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The Student Voice of Forest Hills Central

The Central Trend

The Student Voice of Forest Hills Central

The Central Trend

The Student Voice of Forest Hills Central

The Central Trend

A Deadly Invitation was yet another disappointment from Netflix

A Deadly Invitation is a Spanish mystery movie from Netflix.

Picture this: you’re mysteriously invited to your sister’s house. You show up to a group of people who are all connected, for both good and bad reasons, from marriage to betrayal. Your sister has yet to show up. She sends a message to meet her on her yacht for the night. And then, she dies. Suddenly, everyone is a suspect.

Does this story—the plot of A Deadly Invitation—sound familiar? For me, it does.

It’s oddly similar to the plot of Murder Mystery starring Jennifer Aniston and Adam Sandler. It’s also just a classic Clue-style mystery.

In this version of Clue, Agatha (Regina Blandón), a true-crime podcast host, is mysteriously invited to the home of her sister Olivia (Meribel Verdú). Upon her arrival, Agatha finds Olivia’s ex-husband Carlos (Pedro Damián), Olivia’s ex-boyfriend Cary (Manolo Cardona), a doctor named Figue (José María de Tavira), Olivia’s former friend Sonia (Stephanie Cayo) and Sonia’s yoga-teaching boyfriend Naram (Aarón Díaz). As described before, the group is invited to Olivia’s yacht by Doña Cristina (Helena Rojo), a housekeeper of Olivia’s. On the boat, Olivia suggests that someone is going to die, only to end up dead herself.

Netflix Original Movies are full of overdone, boring plots, and A Deadly Invitation is a perfect example.

The rest of the movie is focused on finding out who the murderer is. It had to be someone on the boat, which meant the whole group was interrogated, with Agatha at the forefront of the investigation due to her true-crime podcast skills.

When I first saw the trailer for A Deadly Invitation, I expected more mystery. Rather, the movie was quite predictable in the mystery sense. It was very easy to tell who the murderer was, whereas in other mysteries, I have found it to be harder.

The only parts I couldn’t have seen coming were details about the characters. The characters were all more deeply intertwined than I had expected or known. This was due to a lack of explanation on who was who. I felt that I had started a series on the second movie, but A Deadly Invitation isn’t a series.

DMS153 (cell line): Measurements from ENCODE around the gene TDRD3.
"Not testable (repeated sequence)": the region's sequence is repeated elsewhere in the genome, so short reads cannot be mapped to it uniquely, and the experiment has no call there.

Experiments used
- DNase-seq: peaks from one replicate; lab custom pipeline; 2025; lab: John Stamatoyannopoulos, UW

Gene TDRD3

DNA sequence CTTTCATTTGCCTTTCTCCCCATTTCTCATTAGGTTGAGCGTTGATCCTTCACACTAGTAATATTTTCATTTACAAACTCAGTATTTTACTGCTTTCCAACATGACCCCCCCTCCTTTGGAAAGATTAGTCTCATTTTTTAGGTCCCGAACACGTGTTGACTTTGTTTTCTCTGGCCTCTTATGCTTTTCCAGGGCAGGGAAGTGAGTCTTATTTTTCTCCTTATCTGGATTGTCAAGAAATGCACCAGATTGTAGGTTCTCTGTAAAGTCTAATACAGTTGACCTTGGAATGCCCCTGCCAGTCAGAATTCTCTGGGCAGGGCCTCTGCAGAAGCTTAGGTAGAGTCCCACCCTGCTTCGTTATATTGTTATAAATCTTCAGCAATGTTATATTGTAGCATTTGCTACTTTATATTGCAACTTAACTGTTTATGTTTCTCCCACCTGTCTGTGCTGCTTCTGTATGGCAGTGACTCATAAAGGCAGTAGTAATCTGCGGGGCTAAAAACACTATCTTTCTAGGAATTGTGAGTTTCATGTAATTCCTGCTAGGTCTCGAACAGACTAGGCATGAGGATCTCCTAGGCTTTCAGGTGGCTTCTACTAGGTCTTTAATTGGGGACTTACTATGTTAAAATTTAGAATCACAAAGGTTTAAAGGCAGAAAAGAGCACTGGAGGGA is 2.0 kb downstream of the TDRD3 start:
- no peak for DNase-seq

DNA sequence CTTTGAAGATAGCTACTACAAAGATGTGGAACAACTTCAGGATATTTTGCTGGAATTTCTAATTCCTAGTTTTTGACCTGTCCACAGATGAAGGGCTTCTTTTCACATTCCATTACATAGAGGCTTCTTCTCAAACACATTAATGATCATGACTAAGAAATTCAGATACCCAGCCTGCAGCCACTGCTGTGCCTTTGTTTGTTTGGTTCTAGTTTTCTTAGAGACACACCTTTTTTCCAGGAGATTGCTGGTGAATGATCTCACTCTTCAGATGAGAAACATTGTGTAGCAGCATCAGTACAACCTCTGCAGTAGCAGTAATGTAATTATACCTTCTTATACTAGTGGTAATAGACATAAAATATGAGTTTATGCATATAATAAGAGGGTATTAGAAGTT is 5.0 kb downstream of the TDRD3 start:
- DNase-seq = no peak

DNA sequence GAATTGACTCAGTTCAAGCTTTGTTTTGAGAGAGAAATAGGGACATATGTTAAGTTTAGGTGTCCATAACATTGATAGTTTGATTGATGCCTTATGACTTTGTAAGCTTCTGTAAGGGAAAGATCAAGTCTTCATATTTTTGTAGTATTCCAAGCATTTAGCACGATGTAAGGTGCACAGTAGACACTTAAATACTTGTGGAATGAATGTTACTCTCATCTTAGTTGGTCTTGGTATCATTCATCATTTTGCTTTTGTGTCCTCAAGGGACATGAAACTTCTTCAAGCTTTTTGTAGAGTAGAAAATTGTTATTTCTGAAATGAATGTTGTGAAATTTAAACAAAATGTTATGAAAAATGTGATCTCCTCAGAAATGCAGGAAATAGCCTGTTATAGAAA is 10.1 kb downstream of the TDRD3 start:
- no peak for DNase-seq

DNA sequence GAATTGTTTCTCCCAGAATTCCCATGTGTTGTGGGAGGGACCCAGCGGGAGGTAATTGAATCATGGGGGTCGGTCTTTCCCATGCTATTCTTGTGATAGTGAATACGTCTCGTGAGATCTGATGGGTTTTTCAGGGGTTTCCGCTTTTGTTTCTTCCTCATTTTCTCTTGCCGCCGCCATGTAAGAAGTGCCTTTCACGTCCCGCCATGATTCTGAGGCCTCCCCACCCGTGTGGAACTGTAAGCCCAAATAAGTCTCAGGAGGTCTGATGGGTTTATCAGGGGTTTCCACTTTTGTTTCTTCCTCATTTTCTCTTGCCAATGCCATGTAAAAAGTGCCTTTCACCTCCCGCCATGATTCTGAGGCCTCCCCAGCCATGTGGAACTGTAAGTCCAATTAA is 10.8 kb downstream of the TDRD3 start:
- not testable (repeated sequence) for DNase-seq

Part of my confusion was the language. A Deadly Invitation is a Spanish movie. The audio was able to be put in English but there was writing on the screen that I could not read, making me feel lost. There would be a zoomed-in frame of writing then some realization from the characters, and I had no idea what they were seeing. I appreciate that there was English audio, but Netflix could use subtitles for writing in other languages.

Unfortunately, my confusion due to the language barrier was not the reason I disliked this movie. I can get over bouts of feeling lost within the plot. The problem with this movie is that the plot is overdone. I’m sick of mystery movies being one person within a small group murdered and then the whole group is investigated. It gets boring, especially when done poorly, as it was in A Deadly Invitation.

If I can get to the point where someone is just murdered in a movie and already guess the most likely subject, then go to bed without any wondering of who it could be, then it’s a bad mystery. And that’s exactly what I did with this movie.

Netflix Original Movies are full of overdone, boring plots, and A Deadly Invitation is a perfect example.

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About the Contributor
Kiera Kemppainen, Copy Editor

Kiera is a senior continuing her writing journey with The Central Trend for a fourth, and final, year. Being on staff for the past few years has been one of her favorite parts of her high school experience. Besides writing, Kiera spends her fall as a part of the FHC varsity golf team and her winter on the ski team. She also has been coaching a youth golf team for the past three summers. For the rest of her time, Kiera likes to be around her family and friends. Kiera looks forward to making the most of her senior year while being part of The Central Trend for the last time.

Favorite book to gatekeep: The Green Glass Sea, by Ellen Klages; it was her fifth-grade book project book that her mom recommended

Current obsession: Headbands Favorite movie: 10 Things I Hate About You Has she gotten over hating steak? No, and don't expect her to

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